Increasing Electric Use

mike_kaiser_gwDecember 20, 2010

My mom has been grumbling about her electric bill for a while now. They had a hot summer and that really set her off. :-) All electric home, oil, forced air heat. She lives alone and is frugal by nature so she isn't leaving lights on when she leaves. No new appliances, no changes in lifestyle.

I've tracked electrical usage over the last 34 months or so and it's increased by about 10 kW-h per day over that time period. There's the obvious increase in usage during the heating/cooling months and one obvious error on the part of the POCO but beyond that, there's a steady trend up with nothing to really explain it.

Any thoughts on where to look?

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bus_driver

Electric water heater? A ground fault in the heater is one possibility. Turn off the main and see if the meter moves. If you have a well with water pump, there is a check valve to keep the water from going back into the well when the pump is not running. Called a foot valve with jet pump, check valve with submersible pump. If this valve is leaking, the pump will run much more often. Shut off the electricity to the pump and see if the pressure gauge reading drops while no water is being used. Over time, the extra cost for electricity will cost far more than having the problem professionally diagnosed and corrected.

    Bookmark   December 20, 2010 at 9:55AM
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mike_kaiser_gw

I've been thinking about the water heater. If I turn off the power to the water heater, why would the meter move? And this house doesn't have a "main."

City water.

    Bookmark   December 20, 2010 at 11:12AM
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brickeyee

"And this house doesn't have a "main." "

There is either a main breaker at the first panel, or a split bus panel that has up to six 'main' breakers at the top of the panel.

The 240 V loads are on the upper breakers and also a 2-pole that feeds the lower portion of the panel.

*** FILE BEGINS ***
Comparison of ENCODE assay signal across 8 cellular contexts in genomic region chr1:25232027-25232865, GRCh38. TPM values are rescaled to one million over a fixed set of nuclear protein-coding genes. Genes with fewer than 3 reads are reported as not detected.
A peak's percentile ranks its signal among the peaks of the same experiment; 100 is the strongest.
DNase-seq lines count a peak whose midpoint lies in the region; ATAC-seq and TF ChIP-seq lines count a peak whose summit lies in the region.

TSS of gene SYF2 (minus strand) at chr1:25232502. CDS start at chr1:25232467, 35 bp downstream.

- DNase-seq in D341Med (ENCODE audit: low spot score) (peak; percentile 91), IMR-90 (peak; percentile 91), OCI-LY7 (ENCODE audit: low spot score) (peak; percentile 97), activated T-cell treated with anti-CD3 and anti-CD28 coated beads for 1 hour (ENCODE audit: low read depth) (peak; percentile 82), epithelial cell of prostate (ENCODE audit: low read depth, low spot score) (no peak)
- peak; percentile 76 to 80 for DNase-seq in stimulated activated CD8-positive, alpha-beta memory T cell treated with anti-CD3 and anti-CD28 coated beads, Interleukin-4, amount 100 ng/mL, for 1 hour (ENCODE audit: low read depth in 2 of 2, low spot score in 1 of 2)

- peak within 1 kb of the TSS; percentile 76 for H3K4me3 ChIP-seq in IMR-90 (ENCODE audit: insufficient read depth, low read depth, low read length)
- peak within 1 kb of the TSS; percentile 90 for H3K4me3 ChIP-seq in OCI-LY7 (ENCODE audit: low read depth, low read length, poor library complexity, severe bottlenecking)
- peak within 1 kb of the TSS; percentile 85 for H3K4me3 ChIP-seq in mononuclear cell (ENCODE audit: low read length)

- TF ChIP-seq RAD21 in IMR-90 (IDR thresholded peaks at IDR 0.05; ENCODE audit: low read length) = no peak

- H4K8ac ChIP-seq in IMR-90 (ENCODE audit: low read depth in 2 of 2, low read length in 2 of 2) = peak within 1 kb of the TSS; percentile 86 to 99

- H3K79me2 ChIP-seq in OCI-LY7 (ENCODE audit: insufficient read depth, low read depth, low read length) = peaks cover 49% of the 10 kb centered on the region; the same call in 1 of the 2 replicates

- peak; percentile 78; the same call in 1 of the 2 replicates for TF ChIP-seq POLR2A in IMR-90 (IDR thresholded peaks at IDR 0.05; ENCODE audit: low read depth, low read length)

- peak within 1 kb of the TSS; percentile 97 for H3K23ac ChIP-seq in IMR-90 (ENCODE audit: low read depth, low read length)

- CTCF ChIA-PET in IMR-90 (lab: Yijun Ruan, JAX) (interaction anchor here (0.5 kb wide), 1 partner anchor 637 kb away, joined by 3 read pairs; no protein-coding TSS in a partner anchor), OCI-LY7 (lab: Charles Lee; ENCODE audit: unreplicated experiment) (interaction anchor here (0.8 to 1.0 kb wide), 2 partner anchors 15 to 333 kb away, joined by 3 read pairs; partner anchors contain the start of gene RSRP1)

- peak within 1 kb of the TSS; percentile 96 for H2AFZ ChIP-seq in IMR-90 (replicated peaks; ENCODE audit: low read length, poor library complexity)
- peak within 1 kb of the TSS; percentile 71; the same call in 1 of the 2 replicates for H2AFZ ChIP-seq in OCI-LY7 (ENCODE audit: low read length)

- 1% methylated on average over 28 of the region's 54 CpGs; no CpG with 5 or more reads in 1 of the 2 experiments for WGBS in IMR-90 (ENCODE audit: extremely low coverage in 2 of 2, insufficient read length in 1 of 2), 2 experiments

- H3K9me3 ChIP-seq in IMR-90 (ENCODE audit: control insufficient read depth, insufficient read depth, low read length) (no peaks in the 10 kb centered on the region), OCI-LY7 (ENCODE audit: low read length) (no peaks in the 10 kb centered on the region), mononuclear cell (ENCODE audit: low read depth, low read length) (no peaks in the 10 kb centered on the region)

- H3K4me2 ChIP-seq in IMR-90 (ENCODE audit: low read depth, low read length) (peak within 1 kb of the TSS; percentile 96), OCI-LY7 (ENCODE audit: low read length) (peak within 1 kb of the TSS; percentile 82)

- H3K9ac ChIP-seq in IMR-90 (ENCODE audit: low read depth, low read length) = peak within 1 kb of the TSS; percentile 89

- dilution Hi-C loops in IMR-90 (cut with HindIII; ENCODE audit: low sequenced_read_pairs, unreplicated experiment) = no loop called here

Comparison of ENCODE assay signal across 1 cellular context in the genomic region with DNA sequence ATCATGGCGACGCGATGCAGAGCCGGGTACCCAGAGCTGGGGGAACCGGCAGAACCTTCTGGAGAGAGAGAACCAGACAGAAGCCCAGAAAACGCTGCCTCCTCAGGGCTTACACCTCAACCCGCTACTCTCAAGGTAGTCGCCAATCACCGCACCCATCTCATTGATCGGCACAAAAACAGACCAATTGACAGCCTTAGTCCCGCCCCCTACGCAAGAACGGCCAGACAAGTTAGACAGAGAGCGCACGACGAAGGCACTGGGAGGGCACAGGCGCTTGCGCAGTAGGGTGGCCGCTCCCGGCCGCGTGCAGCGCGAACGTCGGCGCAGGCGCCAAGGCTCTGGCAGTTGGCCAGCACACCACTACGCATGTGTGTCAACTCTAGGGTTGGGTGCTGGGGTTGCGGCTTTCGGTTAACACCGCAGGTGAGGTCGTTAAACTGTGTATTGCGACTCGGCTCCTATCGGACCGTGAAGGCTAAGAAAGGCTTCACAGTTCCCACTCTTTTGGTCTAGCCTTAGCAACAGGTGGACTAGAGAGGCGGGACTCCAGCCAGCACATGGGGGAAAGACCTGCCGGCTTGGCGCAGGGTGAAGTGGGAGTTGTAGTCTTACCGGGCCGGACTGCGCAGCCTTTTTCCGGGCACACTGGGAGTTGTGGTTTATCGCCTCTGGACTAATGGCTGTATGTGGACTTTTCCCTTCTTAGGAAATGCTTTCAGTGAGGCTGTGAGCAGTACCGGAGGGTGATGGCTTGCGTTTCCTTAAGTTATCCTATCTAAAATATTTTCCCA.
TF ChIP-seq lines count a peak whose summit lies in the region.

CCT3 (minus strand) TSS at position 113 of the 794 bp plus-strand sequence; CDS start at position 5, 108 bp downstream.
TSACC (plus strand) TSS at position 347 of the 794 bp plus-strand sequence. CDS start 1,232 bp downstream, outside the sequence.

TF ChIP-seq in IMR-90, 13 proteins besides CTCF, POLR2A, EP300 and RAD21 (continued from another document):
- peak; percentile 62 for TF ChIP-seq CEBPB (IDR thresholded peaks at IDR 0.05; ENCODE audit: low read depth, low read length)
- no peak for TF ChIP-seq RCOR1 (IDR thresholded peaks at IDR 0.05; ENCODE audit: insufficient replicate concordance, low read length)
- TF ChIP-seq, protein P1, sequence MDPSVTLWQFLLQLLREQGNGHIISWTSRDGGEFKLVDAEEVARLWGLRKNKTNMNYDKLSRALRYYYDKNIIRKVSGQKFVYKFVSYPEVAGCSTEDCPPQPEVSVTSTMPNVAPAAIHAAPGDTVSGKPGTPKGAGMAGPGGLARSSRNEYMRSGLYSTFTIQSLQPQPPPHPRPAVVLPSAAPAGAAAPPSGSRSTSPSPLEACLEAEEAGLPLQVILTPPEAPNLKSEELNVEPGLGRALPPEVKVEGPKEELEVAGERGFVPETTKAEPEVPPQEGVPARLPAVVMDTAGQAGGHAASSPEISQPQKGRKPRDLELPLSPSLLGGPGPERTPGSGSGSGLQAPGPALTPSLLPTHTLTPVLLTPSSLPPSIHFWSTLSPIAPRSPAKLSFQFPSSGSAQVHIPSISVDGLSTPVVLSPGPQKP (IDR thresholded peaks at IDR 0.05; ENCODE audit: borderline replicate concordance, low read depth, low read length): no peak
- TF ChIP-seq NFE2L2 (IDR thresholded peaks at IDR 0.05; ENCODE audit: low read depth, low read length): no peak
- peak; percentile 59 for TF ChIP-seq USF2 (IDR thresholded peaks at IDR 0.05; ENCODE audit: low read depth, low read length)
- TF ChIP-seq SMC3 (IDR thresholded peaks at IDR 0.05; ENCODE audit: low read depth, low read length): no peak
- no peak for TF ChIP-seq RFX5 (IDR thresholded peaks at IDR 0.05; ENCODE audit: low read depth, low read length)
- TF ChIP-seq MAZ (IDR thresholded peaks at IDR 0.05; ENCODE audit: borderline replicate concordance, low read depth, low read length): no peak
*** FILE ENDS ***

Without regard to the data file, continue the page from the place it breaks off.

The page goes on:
Bookmark   December 20, 2010 at 1:14PM
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bus_driver

OK, see if the meter does NOT move. I suggest hiring a professional.

    Bookmark   December 20, 2010 at 1:39PM
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mike_kaiser_gw

The main panel is an old (late 50's) FPE and there's two sub-panels added (1) late 60's and (2) mid-80's. I'm pretty sure that sub-panel (1) isn't served by a breaker. So...obviously I could turn everything off in that sub-panel.

What I'm confused about is the suggestion of a ground fault in the water heater. Why would turning off the "main" (just to use the term) help me identify that? Shouldn't I be looking for continuity from an element to ground?

Or is turning off the "main" helping me identify another problem?

    Bookmark   December 21, 2010 at 6:37AM
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Billl

The basic strategy is to use the process of elimination to find the problem. You are talking about a pretty large power draw, so the most likely suspects are things with heating elements or motors. Chances are, one of those things is either running all the time or leaking power somehow.

So you start from the beginning. Turn everything off. Cut all the breakers. One by one, cut the breakers back on and watch the meter. You should be able to find the culprit that way. Once you figure out "what" is using so much power, then you still need to figure out "why" it is happening.

    Bookmark   December 21, 2010 at 9:13AM
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DavidR

When electrical consumption increases unexpectedly, it could be one of many causes. Here are only a few.

A new appliance that uses more energy than you thought it would. This time of year, a new space heater wouldn't be unusual, for example.

Very cold weather and/or a higher thermostat setting. Furnaces use electricity, too.

An appliance accidentally left on in an unused room - a flatiron or space heater, for example.

Freezer door left open, or failed thermostat.

Other automatic device with a stuck switch. This could include sewage ejectors or aerators, sump pumps, and water pumps.

Electric water heater faulting to the water and from there to ground through a fractured element.

Damaged underground wiring - look for areas where the snow melts.

I don't see much use in opening the main, except maybe to be sure there's no leakage current ahead of the main panel.

First, turn off and/or unplug everything that you possibly can. If the electric meter on the outside of the house is still turning, open all the branch circuit breakers and see if it stops. Turn them on one by one and look for something that starts the meter turning. When you find it, it's time to go hunting on that circuit to determine whether that's a normal load or not.

It's a hunting expedition, but not that difficult or technical until you get into the actual repair. It just requires time and patience.

    Bookmark   December 21, 2010 at 8:22PM
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